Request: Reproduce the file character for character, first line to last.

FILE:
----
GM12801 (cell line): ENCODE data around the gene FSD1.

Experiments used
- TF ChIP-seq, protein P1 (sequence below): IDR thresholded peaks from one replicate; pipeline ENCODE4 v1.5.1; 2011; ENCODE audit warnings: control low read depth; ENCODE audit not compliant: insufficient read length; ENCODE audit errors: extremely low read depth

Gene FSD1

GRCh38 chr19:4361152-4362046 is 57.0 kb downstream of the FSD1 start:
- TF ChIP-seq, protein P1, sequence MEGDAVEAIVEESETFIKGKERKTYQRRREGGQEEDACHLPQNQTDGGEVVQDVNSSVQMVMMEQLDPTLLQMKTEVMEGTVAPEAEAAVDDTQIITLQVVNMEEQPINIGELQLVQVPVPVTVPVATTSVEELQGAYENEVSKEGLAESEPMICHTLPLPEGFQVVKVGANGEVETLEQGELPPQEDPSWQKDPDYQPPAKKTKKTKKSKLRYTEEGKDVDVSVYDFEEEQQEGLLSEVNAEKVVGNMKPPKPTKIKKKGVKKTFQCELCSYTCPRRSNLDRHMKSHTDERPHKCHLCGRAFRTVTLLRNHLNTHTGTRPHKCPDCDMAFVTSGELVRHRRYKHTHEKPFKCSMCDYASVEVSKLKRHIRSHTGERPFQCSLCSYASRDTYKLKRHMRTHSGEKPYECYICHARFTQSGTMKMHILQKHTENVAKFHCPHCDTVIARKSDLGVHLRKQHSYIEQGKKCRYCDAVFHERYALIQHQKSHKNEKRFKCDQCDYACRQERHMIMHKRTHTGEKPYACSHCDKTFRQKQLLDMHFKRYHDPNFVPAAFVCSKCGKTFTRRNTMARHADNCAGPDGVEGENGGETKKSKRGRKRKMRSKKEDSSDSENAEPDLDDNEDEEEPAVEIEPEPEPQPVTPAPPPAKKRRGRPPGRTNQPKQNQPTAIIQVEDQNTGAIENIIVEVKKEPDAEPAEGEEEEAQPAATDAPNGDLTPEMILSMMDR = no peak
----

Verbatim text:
GM12801 (cell line): ENCODE data around the gene FSD1.

Experiments used
- TF ChIP-seq, protein P1 (sequence below): IDR thresholded peaks from one replicate; pipeline ENCODE4 v1.5.1; 2011; ENCODE audit warnings: control low read depth; ENCODE audit not compliant: insufficient read length; ENCODE audit errors: extremely low read depth

Gene FSD1

GRCh38 chr19:4361152-4362046 is 57.0 kb downstream of the FSD1 start:
- TF ChIP-seq, protein P1, sequence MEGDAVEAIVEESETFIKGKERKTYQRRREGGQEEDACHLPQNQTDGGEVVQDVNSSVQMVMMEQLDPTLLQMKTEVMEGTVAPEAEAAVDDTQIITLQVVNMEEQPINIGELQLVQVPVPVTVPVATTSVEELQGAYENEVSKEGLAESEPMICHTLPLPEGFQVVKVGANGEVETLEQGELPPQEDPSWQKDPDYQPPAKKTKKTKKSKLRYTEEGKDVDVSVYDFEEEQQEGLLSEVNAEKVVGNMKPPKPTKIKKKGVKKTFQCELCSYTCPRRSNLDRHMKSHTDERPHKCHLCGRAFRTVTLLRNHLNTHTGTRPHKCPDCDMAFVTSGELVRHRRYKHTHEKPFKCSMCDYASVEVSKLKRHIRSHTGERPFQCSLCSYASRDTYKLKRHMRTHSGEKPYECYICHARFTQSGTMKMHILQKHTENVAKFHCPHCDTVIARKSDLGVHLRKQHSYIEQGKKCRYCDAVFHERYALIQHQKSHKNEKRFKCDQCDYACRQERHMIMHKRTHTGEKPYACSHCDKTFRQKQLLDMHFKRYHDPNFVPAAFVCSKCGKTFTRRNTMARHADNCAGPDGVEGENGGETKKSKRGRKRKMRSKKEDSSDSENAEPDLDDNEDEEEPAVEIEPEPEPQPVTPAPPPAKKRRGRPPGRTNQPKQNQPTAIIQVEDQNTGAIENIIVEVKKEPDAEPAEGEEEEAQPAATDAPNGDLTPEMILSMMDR = no peak